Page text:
Without this li, or sense of what is right and becoming in his social relations, man could never have produced what is called a language. To invent this, to find out and fit on the due names of the objects and phenomena of nature and of the feelings and thoughts of the mind, was a great achievement. As Hobbes writes, viewing the subject from a different stand-point, but expressing in clear direct words what Chinese writers have stated though not so well : — " But the most noble and profitable invention of all other was that of Speech, consisting of names or appellations, and their connexion; whereby men register their thoughts; recall them when they are past; and also declare them one to another for mutual utility and conversation ; without which there had been amongst men, neither commonwealth, nor society, nor contract, nor peace, no more than amongst lions, bears and wolves." But spoken words are air, and live a vague, uncertain life. They fade too and die from memory like an echo in the hills or a roaring of wind in the forest. So even in very early timds mfen must Have sought for a visible lasting record and evidence of their events and transactions, a way of perpetuating spoken words and saving them from the fate of dark forgetful- ncss. And how do Chinese think men arrived at this ? Let us take for answer t^^ irords of one of their students of this branch' of learning. In the introduction to the "Liu-shu-ku" the author says : Visible representation (35^) proceeds from spoken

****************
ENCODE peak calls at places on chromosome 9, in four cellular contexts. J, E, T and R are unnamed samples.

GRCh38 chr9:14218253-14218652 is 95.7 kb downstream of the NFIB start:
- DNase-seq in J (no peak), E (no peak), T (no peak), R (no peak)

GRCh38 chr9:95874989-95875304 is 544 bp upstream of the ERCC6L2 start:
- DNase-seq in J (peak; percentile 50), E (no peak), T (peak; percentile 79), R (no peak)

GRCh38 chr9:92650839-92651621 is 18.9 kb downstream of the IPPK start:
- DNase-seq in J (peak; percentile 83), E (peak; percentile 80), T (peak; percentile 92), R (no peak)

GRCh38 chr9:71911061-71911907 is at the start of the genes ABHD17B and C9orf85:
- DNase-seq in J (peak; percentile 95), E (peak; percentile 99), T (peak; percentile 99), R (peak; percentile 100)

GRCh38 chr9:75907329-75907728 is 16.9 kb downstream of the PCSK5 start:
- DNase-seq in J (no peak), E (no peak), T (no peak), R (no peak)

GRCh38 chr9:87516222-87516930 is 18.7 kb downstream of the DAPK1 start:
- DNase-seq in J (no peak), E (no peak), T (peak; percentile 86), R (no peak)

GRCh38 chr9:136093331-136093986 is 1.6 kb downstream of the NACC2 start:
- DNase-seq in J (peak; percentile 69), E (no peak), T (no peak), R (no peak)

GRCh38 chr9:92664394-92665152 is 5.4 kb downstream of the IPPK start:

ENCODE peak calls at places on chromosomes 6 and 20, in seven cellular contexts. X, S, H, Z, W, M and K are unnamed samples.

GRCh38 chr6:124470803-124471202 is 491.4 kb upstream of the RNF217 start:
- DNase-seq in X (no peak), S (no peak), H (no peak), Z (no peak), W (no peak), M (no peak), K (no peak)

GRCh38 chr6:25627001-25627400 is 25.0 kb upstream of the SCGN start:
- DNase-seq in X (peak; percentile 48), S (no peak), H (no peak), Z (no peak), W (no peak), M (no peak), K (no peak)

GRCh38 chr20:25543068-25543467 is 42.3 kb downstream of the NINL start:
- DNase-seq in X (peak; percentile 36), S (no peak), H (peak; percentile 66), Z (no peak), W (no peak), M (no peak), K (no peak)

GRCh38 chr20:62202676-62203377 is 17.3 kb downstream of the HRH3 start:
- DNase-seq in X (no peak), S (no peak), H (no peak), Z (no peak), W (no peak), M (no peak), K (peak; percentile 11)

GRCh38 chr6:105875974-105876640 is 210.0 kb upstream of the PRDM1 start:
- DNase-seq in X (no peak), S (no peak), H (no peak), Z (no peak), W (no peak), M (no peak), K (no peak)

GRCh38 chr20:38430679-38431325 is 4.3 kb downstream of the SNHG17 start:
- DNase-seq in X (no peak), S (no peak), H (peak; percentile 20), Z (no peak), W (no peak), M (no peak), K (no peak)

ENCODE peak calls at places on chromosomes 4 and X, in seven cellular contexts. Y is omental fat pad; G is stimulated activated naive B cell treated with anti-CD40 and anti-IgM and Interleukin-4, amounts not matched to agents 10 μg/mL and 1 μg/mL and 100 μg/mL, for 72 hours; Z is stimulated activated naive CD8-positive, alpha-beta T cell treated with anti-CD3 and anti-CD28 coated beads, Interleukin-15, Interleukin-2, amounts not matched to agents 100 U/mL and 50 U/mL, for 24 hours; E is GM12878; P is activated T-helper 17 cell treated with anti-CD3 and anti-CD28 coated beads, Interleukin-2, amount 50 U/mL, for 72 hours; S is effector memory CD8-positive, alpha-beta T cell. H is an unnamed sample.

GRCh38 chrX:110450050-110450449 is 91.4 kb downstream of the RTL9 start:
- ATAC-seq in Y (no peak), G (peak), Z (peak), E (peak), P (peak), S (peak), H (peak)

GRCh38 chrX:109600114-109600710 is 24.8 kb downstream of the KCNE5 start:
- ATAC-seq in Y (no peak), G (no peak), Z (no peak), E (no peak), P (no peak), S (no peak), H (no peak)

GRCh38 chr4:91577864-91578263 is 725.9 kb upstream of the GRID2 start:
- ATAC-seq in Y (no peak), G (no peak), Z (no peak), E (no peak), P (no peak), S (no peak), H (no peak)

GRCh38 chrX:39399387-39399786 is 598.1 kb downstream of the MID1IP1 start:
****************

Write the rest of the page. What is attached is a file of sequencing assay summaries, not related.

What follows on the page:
Yuan-tsang in "Hsi-yu-chi " chap, i.; " Sacred Edict," Art. ix. Ampin.; Kang-hsi's Diet., preface; the ^^, chap, i.; " Huai-nan-tzii," chap. xi. ; :^ llj ^ ^ ^ ^, chap, xxxiii. ; " Li-shi," etc., as above, chap. i. ; *' Li-chi," (H gg), chap.'xii. (+ - ^ ed. Yuan-yuan). sounds, that is, these precede and their delineation follows. The combination of meaning and sound is not the product of this visible representation. There is no means of investigating the origin of mankind, but we may reasonably infer that men at first were naked and unkempt. They killed wild animals, skinned them and tore up their carcases for food and clothing. Their emotional natures were fierce like those of birds and beasts, and their intellects were undeveloped like those of infants. They could only by howling and shouting then make known to each other their likings and dislikings, their joys and angers. Then as their intellects developed they gradually acquired the ability to give names to things, and so they had a supply of sounds for shouting and calling. Writing had not yet arisen, and as classes of objects increased and their arrangement became more complicated, men could not do without some evidential record. So in time there arose the institution (or arrangement) of knotted cords. Then as cunning increased and regulations became more complicated, engravings were made on bamboo and wood to form records. At the present time, barbarians (蠻夷) and rustics ignorant of characters apparently use such engravings, which are called chH (契), that is, tallies or indentures. When these proved insufficient for all the vicissitudes of affairs the forms of material objects were pictured and the essential features of immaterial objects were indicated. Thus engravings were made for the names of all objects material and immaterial, and thence arose the knife-inscribed tablets called Writings (書). The author goes on to shew how the first writing, which was only pictorial and indicative (or suggestive), came to be followed by other developments until the wealth of characters equalled human demands. The whole of this introduction, in spite of not a few faults, is interesting and worthy of perusal.